AAP approves CDC’s child/adolescent vax schedule for 2022


The American Academy of Pediatrics said it supports the Recommended Childhood and Adolescent Immunization Schedule: United States, 2022.

In a policy statement published online Feb. 17 in Pediatrics, the AAP said the updated recommendations differ little from those released last year by the Advisory Committee on Immunization Practices of the Centers for Disease Control and Prevention.

“The only significant change this year was to add the dengue vaccine to the schedule,” Sean T. O’Leary, MD, MPH, vice chair of the AAP’s 2021-2022 Committee on Infectious Diseases and a coauthor of the statement, told this news organization. “But that is really only relevant for children living in endemic areas, primarily Puerto Rico but some other smaller U.S .territories as well.”

Dengue fever also is endemic in American Samoa and the U.S. Virgin Islands.

Notably, a new section has been added on routine recommendations for use of the Dengvaxia vaccine.

The 2022 policy statement addresses regular immunization of children from birth to 18 years and catch-up vaccination for those aged 4 months to 18 years. In addition to the AAP, multiple complementary physician and nurse organizations have approved the updates. The ACIP schedule is revised annually to reflect current recommendations on vaccines licensed by the U.S. Food and Drug Administration.

Most of the other changes this year involve minor updates to clarify language or improve usability. “CDC and AAP are always working to make the schedule as user-friendly as possible, with improvements made every year,” Dr. O’Leary, professor of pediatric infectious diseases at the University of Colorado at Denver, Aurora, said.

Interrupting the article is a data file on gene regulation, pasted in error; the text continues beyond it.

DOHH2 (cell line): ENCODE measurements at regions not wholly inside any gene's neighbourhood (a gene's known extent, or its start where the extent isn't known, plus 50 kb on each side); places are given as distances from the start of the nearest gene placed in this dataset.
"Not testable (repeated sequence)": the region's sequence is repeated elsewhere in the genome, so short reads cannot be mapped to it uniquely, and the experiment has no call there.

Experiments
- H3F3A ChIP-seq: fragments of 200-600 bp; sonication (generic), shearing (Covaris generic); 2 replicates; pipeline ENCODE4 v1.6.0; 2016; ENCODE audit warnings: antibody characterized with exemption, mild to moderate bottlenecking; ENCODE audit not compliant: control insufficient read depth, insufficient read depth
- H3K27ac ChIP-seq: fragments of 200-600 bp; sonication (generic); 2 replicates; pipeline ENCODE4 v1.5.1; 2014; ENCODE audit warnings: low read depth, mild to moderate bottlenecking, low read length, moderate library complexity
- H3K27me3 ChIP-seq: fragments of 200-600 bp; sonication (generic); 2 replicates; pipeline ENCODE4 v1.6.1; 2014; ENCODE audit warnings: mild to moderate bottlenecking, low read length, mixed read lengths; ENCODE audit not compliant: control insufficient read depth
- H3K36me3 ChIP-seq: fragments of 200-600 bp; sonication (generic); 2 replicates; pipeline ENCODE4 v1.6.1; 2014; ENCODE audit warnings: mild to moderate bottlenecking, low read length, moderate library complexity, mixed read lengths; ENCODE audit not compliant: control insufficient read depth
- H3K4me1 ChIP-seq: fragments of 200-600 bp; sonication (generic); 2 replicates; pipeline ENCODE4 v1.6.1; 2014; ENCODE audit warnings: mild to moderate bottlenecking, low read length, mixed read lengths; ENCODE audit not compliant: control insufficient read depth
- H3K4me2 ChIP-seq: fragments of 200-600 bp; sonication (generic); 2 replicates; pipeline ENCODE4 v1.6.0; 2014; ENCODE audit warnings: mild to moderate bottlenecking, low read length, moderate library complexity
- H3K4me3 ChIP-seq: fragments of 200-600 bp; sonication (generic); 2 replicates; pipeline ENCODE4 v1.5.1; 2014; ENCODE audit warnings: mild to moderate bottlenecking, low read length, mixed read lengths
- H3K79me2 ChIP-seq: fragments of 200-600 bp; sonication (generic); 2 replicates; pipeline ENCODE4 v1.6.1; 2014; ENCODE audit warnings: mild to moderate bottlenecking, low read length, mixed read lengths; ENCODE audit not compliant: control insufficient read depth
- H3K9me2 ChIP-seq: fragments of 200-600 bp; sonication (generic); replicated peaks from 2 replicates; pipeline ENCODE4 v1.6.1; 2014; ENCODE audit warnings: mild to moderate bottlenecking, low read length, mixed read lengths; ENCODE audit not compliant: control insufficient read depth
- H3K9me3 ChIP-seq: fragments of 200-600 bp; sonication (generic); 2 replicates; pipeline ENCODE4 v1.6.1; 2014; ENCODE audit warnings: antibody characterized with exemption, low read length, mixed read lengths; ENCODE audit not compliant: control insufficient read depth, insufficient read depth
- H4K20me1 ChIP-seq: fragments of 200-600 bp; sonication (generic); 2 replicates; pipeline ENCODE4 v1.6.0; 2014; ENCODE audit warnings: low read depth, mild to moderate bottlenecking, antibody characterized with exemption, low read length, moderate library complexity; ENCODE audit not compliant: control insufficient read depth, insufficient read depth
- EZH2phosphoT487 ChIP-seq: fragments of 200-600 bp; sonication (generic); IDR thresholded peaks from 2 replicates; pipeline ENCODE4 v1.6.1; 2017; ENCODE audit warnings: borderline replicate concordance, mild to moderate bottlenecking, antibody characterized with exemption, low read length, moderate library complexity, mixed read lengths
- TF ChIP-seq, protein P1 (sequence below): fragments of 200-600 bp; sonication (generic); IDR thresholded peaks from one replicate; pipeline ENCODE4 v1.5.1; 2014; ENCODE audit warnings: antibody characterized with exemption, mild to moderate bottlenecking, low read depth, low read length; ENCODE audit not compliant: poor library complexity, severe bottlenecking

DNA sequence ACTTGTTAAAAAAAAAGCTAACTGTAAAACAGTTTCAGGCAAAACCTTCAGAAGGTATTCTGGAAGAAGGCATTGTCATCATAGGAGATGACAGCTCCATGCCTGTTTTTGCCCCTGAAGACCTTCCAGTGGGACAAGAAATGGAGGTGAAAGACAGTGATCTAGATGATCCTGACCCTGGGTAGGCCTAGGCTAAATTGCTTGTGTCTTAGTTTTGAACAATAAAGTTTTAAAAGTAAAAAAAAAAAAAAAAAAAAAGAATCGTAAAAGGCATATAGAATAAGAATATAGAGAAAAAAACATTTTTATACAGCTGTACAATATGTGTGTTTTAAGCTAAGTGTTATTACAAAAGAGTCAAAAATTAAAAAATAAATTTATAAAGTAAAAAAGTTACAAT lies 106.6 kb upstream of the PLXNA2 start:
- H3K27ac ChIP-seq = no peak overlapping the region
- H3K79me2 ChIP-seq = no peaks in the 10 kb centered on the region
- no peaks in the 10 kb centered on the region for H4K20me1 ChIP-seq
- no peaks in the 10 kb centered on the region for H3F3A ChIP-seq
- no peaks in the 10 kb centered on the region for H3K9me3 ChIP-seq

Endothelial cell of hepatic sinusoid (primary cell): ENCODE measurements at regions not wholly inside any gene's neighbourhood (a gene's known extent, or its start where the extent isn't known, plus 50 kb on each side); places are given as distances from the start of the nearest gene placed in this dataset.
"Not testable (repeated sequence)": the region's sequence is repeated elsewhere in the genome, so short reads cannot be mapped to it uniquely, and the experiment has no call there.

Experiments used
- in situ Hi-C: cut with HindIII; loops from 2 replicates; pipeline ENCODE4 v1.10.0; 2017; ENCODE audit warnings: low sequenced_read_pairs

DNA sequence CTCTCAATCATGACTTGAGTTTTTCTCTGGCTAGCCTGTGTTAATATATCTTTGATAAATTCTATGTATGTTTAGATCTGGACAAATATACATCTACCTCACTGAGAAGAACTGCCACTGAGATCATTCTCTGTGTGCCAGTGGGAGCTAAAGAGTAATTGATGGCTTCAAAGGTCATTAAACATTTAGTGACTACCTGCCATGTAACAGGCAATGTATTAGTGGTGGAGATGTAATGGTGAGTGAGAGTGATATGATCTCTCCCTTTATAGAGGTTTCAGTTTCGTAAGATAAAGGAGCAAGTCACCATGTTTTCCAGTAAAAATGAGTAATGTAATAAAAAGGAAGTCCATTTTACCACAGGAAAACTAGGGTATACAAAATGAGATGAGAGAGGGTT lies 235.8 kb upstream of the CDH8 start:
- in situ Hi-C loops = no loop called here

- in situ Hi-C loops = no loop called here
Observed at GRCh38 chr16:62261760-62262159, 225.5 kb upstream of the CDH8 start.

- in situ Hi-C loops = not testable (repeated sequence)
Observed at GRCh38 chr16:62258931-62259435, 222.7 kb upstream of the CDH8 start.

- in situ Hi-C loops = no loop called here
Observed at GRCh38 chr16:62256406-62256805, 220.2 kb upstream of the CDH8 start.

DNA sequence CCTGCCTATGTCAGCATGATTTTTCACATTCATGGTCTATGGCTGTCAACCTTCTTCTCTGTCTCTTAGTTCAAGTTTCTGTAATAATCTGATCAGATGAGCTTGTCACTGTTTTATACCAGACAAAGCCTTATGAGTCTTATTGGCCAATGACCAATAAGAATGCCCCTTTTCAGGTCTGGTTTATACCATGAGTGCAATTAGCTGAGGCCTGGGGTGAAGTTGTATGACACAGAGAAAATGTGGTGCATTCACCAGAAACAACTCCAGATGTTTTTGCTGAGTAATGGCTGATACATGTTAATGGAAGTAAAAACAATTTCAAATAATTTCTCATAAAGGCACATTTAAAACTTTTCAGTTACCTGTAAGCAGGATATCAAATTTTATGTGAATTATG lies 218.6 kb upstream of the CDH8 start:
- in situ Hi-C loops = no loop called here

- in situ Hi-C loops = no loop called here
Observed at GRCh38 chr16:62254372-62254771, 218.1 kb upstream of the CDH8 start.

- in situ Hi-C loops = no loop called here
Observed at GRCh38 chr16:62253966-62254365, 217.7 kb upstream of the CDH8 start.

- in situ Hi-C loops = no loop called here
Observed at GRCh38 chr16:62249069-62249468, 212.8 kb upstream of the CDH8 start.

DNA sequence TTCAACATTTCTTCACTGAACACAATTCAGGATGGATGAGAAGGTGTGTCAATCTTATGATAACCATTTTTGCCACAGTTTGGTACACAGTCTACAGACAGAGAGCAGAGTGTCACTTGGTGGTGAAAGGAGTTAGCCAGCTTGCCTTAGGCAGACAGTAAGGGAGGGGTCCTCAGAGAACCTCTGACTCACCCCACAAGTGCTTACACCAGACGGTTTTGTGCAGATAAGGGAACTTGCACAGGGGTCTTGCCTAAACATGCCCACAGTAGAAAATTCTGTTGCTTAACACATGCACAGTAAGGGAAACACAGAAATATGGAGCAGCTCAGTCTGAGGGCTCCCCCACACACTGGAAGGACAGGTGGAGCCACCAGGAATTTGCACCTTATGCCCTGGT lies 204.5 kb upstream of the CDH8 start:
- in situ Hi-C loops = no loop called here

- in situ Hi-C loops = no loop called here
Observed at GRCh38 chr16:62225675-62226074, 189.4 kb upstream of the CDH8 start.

In terms of physician acceptance, he added, “I don’t think any of the changes would be considered controversial.”

Among other updates and clarifications:

  • For Haemophilus influenzae type b (Hib) vaccination, the text now includes recommendations for the hexavalent Vaxelis vaccine (diphtheria, tetanus, pertussis, polio, Hib, and hepatitis B) for both routine and catch-up vaccination.
  • For hepatitis A, the relevant note has been updated to clarify the age for routine vaccination.
  • For human papillomavirus (HPV), the note now clarifies when an HPV series is complete with no additional dose recommended.
  • The special situations section has been amended to specify which persons with immunocompromising conditions such as HIV should receive three doses of HPV vaccine regardless of age at initial vaccination.
  • For measles, mumps, and rubella, routine vaccination now includes recommendations on the combination measles, mumps, rubella, and varicella vaccine.
  • For meningococcal serogroup A, C, W, and Y vaccines, the augmented text explains when these can be simultaneously administered with serogroup B meningococcal vaccines, preferably at different anatomic sites. The language for the dosing schedule for Menveo vaccination in infants also has been clarified.
  • In the catch-up immunization schedule for late-starting children aged 4 months to 18 years, the text on Hib has been changed so that the minimum interval between dose two and dose three now refers to Vaxelis, while reference to the discontinued Comvax (Hib-Hep B) vaccine has been removed.

As in other years, graphic changes have been made to table coloration and layout to improve accessibility. And as before, the 2022 childhood and adolescent immunization schedule has been updated to ensure consistency between its format and that of the 2022 adult immunization schedules.

The AAP committee stressed that clinically significant adverse events after immunization should be reported to the Vaccine Adverse Event Reporting System.

The full 2022 schedule can be found on the CDC’s website.

A version of this article first appeared on Medscape.com.

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